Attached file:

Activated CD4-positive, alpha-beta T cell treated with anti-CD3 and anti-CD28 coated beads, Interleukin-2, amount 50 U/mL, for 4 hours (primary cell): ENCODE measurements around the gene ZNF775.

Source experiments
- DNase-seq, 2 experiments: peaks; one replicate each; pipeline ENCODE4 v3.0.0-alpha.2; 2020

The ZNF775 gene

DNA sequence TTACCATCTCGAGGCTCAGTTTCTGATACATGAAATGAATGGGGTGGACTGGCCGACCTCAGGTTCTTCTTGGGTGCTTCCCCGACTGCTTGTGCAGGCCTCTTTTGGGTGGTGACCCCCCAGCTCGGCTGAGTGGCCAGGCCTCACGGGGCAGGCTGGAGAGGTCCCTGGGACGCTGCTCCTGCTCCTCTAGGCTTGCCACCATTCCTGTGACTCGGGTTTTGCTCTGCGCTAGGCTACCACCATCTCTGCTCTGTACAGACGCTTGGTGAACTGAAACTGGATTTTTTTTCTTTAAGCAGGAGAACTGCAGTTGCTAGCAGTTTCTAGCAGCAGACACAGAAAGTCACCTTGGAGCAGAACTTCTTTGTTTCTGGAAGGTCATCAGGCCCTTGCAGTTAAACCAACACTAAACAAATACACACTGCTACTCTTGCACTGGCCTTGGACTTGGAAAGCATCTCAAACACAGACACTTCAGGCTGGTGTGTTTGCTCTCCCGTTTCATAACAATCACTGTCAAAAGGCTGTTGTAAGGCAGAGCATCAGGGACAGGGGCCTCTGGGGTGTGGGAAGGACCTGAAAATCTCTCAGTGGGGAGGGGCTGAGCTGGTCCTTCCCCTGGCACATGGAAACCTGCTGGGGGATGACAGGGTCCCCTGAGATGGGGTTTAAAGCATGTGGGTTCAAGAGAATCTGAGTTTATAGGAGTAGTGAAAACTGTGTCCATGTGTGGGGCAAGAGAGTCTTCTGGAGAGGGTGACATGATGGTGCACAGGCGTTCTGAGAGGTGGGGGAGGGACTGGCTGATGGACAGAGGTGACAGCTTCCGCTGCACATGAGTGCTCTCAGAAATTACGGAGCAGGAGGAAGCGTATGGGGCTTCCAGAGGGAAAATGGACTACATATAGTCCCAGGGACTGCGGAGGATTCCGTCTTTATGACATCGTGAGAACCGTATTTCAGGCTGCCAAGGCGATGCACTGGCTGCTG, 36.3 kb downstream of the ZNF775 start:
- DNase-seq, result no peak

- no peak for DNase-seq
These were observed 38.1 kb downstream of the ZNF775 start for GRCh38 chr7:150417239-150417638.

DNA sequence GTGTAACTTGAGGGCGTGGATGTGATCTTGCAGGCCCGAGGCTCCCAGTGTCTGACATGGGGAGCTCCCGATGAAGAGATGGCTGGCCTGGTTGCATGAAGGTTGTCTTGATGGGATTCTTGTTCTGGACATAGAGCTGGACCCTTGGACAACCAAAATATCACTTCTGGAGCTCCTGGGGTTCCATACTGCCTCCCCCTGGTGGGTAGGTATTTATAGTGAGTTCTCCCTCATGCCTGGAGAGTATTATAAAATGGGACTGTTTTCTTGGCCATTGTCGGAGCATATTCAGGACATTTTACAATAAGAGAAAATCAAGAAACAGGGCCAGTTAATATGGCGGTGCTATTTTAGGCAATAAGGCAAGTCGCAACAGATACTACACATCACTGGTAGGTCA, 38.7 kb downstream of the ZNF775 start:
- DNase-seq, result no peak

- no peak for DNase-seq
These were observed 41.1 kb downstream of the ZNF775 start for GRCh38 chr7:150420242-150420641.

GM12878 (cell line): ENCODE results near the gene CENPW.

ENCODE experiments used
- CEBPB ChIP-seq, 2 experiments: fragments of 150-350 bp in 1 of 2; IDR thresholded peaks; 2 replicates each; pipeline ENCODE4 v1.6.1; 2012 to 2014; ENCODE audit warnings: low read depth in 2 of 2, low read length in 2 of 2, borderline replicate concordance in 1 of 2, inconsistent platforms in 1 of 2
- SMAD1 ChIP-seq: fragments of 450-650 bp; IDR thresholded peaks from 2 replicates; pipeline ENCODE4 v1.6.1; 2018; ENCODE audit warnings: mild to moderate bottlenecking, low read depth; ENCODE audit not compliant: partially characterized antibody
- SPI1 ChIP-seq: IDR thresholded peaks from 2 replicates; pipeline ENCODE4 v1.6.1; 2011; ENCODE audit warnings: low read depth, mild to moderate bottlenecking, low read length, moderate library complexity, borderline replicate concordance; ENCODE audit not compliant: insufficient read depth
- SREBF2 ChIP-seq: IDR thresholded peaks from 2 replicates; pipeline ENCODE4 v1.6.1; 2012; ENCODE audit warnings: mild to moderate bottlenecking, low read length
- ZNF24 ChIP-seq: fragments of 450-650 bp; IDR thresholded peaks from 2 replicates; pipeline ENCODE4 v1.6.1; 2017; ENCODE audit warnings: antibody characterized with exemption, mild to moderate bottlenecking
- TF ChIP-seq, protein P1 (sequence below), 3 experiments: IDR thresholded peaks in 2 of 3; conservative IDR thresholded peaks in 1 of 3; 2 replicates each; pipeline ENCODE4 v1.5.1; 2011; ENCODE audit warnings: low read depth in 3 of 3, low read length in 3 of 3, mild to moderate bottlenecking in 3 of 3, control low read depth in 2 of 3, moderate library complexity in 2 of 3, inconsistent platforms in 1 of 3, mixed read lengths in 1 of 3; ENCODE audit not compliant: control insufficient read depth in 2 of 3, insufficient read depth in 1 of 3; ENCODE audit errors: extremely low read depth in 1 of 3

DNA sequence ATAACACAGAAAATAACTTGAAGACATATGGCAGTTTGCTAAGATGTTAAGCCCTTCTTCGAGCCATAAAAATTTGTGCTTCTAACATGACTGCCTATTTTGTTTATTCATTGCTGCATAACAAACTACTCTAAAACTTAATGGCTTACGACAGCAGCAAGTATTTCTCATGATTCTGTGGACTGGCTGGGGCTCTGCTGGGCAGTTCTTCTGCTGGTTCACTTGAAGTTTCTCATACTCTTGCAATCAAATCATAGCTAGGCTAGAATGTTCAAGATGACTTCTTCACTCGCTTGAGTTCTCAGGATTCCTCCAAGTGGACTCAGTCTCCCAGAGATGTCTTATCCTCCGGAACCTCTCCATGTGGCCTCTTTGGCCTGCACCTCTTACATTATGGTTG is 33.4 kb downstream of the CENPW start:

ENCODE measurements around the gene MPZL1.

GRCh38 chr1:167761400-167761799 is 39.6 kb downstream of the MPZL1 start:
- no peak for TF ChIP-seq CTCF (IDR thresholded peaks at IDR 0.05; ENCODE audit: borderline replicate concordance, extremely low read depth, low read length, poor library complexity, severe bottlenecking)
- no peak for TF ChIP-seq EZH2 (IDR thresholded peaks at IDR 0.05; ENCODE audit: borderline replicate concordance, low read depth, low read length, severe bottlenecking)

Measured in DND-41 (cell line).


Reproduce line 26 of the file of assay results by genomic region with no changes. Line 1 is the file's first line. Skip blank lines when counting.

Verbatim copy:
Measured in DND-41 (cell line).